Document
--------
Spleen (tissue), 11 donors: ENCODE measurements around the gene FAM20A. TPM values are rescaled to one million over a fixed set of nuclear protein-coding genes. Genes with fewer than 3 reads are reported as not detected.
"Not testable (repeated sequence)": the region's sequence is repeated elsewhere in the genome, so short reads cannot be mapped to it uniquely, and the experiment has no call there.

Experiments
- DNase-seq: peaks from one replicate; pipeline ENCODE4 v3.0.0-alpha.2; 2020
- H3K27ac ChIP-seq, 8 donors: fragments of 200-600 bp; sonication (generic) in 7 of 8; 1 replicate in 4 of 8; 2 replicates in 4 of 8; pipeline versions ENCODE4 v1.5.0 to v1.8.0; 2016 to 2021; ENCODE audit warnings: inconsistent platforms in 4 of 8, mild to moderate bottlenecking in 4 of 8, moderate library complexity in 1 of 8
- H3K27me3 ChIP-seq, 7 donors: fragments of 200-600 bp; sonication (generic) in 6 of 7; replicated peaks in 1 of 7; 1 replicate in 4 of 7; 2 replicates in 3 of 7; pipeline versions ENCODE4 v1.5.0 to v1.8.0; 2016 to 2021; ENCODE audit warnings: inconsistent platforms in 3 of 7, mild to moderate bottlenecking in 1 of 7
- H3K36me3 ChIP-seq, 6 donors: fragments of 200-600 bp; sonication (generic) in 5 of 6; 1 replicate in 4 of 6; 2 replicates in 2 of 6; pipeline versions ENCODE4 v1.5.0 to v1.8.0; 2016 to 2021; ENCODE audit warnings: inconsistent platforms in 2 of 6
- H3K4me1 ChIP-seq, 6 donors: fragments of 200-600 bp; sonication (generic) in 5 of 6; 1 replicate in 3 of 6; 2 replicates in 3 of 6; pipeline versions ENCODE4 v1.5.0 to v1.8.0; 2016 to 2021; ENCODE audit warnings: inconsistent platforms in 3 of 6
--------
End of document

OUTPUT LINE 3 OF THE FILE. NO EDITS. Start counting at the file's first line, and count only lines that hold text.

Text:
Experiments